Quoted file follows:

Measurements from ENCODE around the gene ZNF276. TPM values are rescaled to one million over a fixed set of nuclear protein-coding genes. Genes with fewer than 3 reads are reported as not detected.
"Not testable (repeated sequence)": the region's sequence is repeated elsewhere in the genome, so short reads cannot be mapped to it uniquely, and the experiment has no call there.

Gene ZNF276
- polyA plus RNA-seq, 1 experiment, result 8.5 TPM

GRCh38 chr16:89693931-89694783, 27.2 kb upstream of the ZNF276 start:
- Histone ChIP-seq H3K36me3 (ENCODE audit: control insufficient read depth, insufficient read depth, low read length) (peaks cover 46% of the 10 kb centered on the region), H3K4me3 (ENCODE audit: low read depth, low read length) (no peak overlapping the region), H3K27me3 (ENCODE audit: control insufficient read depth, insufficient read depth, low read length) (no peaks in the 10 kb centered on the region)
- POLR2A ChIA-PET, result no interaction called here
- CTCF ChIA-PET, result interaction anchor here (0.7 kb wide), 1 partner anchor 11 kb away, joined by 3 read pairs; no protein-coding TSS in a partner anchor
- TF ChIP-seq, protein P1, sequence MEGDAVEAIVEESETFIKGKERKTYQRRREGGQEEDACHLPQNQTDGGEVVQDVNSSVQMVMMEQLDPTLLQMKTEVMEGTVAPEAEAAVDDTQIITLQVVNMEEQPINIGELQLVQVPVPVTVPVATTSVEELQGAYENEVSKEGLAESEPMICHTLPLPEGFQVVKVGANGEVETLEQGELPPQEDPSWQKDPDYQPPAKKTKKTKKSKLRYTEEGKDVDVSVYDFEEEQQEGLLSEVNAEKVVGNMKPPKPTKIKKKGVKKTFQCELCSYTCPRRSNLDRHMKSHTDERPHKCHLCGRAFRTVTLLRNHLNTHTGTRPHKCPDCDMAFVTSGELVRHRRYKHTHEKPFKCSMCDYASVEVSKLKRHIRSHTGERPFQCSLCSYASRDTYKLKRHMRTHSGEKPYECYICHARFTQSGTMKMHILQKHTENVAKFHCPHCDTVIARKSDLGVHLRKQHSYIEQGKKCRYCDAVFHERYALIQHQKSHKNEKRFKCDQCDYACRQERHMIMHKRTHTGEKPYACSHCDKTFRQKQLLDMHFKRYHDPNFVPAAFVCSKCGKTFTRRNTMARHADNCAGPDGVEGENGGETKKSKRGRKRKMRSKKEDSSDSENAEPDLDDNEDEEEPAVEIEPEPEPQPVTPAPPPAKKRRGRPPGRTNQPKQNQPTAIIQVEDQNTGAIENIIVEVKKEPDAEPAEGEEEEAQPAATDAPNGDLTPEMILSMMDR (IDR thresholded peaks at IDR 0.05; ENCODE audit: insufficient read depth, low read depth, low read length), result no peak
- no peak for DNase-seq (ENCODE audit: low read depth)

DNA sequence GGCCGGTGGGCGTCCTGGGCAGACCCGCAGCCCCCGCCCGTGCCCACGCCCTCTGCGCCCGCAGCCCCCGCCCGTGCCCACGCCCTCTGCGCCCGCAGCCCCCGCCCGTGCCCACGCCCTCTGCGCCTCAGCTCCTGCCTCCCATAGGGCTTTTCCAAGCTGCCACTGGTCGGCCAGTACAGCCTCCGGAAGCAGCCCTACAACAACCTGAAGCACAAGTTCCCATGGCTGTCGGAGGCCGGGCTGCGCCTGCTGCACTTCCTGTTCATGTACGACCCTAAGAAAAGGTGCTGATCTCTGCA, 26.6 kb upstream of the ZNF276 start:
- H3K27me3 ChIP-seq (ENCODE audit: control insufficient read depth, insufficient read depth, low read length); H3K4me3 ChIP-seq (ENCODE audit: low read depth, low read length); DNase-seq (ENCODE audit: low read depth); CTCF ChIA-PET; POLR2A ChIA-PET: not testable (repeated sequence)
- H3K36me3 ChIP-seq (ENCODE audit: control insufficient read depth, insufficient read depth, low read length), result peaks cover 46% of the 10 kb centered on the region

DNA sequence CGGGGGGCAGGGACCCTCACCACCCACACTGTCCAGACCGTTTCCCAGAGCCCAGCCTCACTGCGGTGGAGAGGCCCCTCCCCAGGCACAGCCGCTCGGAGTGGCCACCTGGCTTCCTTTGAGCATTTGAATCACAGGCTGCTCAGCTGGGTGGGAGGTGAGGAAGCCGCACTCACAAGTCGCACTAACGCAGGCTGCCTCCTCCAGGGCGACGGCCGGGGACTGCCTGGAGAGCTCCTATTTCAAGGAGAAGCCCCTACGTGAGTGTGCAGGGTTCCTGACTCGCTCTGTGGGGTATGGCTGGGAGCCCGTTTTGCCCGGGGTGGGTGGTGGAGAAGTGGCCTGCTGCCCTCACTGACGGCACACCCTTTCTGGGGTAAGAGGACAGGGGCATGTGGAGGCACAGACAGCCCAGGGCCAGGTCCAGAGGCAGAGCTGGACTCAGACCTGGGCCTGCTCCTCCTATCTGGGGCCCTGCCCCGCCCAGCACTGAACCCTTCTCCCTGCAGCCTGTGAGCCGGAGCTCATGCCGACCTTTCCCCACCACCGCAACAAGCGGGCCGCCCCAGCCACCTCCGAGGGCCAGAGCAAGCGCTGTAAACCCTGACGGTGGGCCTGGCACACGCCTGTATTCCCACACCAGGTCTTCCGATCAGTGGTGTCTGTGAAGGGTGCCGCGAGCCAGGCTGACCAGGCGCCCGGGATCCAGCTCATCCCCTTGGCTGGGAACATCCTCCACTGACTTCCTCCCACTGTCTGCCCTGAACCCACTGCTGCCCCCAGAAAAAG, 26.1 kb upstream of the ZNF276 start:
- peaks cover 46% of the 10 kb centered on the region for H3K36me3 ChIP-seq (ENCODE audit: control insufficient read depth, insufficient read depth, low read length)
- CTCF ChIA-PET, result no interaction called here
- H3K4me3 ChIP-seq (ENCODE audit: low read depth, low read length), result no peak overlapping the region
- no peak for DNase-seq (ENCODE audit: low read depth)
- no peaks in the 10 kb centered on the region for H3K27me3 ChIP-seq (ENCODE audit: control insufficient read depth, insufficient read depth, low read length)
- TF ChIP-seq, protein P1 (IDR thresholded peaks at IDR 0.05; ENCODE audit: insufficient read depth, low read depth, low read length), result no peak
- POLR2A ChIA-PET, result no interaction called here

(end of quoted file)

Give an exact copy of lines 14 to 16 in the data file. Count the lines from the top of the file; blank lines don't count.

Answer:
DNA sequence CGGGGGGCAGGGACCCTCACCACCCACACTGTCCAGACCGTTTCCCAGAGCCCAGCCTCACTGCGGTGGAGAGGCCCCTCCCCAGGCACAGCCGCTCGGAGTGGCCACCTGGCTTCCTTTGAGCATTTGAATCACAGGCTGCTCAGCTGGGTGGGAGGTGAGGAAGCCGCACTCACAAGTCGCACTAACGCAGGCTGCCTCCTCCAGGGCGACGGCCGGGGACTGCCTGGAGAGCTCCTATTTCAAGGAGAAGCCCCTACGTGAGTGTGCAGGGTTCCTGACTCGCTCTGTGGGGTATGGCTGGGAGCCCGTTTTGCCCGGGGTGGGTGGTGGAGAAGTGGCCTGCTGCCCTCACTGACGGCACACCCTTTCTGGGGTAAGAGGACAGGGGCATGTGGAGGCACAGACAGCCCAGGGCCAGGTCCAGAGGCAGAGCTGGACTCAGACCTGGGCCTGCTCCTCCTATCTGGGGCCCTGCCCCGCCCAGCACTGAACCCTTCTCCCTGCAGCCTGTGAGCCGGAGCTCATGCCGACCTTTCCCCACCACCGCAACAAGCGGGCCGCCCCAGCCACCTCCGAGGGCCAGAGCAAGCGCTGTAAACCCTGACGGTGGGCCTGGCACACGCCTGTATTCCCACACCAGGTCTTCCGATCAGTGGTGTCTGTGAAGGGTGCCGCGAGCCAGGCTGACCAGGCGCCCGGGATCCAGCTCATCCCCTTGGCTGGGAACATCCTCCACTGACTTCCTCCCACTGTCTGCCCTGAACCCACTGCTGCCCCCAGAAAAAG, 26.1 kb upstream of the ZNF276 start:
- peaks cover 46% of the 10 kb centered on the region for H3K36me3 ChIP-seq (ENCODE audit: control insufficient read depth, insufficient read depth, low read length)
- CTCF ChIA-PET, result no interaction called here